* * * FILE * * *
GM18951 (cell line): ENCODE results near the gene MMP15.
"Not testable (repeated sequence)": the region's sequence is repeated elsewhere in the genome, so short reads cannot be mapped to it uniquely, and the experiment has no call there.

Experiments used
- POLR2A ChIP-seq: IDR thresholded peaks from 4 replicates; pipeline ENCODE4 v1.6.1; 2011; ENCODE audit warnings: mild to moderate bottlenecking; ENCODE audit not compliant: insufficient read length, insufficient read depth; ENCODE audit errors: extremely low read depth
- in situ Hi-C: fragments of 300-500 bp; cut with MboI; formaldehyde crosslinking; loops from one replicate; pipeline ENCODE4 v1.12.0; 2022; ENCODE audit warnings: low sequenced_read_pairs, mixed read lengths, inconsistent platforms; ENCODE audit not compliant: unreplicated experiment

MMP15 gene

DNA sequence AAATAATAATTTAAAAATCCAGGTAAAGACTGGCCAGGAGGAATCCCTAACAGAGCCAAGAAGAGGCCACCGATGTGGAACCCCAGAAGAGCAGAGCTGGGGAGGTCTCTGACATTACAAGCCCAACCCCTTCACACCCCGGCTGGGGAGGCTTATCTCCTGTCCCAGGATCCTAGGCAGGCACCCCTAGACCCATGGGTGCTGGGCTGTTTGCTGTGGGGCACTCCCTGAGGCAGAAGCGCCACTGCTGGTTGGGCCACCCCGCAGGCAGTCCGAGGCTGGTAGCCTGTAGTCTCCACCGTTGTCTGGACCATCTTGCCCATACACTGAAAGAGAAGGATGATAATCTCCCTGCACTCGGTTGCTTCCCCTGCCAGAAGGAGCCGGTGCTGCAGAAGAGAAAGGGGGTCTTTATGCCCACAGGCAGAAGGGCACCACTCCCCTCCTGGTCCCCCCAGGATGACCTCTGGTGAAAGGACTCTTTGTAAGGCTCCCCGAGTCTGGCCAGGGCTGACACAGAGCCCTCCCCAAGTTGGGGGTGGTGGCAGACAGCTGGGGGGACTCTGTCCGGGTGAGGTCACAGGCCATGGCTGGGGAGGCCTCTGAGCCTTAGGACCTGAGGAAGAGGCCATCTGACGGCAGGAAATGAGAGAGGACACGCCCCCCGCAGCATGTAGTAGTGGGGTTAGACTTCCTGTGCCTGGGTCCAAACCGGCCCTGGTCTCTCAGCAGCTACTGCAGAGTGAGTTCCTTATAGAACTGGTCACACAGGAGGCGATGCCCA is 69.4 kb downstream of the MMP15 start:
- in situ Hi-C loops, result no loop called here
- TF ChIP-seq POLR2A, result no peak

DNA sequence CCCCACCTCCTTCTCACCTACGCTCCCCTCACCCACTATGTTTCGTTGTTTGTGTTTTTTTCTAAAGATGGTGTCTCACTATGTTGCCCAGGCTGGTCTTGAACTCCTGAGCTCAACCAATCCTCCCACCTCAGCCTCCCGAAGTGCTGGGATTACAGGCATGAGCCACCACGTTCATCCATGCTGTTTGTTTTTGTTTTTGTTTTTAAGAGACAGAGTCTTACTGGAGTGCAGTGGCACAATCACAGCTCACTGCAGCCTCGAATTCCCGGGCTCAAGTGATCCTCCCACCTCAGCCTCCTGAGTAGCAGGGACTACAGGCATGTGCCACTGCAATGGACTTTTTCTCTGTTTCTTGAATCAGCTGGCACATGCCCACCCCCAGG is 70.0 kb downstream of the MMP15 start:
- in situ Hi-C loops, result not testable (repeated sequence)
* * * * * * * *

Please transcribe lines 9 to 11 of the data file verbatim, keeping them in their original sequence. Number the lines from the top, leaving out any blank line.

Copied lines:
- TF ChIP-seq POLR2A, result no peak

DNA sequence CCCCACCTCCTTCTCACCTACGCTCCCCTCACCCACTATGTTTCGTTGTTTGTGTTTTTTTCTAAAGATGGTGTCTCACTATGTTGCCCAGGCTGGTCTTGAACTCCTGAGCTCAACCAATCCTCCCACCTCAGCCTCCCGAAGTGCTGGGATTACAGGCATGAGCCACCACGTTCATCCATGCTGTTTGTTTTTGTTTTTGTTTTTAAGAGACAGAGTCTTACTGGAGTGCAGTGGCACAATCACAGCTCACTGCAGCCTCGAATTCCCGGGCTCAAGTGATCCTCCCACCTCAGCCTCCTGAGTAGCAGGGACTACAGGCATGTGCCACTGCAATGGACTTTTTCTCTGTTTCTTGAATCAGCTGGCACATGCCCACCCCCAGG is 70.0 kb downstream of the MMP15 start:
- in situ Hi-C loops, result not testable (repeated sequence)